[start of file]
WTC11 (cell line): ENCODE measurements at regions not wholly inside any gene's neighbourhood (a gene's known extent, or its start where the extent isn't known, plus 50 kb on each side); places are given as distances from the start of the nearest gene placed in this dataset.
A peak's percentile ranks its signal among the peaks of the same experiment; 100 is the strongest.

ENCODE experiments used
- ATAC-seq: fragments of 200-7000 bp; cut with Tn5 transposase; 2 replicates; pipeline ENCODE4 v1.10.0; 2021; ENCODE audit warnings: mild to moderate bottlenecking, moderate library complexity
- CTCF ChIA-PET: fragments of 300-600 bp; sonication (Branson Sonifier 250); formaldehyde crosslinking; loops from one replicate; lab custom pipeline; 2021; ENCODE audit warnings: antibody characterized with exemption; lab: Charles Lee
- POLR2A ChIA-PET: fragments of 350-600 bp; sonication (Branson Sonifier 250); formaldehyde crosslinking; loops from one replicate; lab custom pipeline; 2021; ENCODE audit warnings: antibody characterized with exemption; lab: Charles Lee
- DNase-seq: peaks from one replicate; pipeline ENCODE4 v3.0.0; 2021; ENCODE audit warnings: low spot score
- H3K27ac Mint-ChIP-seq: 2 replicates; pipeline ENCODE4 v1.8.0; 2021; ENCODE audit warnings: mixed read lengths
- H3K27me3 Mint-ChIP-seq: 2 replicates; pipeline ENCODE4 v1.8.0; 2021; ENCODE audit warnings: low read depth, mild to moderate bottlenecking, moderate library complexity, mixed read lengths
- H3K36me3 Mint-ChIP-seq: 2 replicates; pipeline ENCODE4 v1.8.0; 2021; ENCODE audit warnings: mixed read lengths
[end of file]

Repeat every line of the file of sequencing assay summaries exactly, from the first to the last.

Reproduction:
WTC11 (cell line): ENCODE measurements at regions not wholly inside any gene's neighbourhood (a gene's known extent, or its start where the extent isn't known, plus 50 kb on each side); places are given as distances from the start of the nearest gene placed in this dataset.
A peak's percentile ranks its signal among the peaks of the same experiment; 100 is the strongest.

ENCODE experiments used
- ATAC-seq: fragments of 200-7000 bp; cut with Tn5 transposase; 2 replicates; pipeline ENCODE4 v1.10.0; 2021; ENCODE audit warnings: mild to moderate bottlenecking, moderate library complexity
- CTCF ChIA-PET: fragments of 300-600 bp; sonication (Branson Sonifier 250); formaldehyde crosslinking; loops from one replicate; lab custom pipeline; 2021; ENCODE audit warnings: antibody characterized with exemption; lab: Charles Lee
- POLR2A ChIA-PET: fragments of 350-600 bp; sonication (Branson Sonifier 250); formaldehyde crosslinking; loops from one replicate; lab custom pipeline; 2021; ENCODE audit warnings: antibody characterized with exemption; lab: Charles Lee
- DNase-seq: peaks from one replicate; pipeline ENCODE4 v3.0.0; 2021; ENCODE audit warnings: low spot score
- H3K27ac Mint-ChIP-seq: 2 replicates; pipeline ENCODE4 v1.8.0; 2021; ENCODE audit warnings: mixed read lengths
- H3K27me3 Mint-ChIP-seq: 2 replicates; pipeline ENCODE4 v1.8.0; 2021; ENCODE audit warnings: low read depth, mild to moderate bottlenecking, moderate library complexity, mixed read lengths
- H3K36me3 Mint-ChIP-seq: 2 replicates; pipeline ENCODE4 v1.8.0; 2021; ENCODE audit warnings: mixed read lengths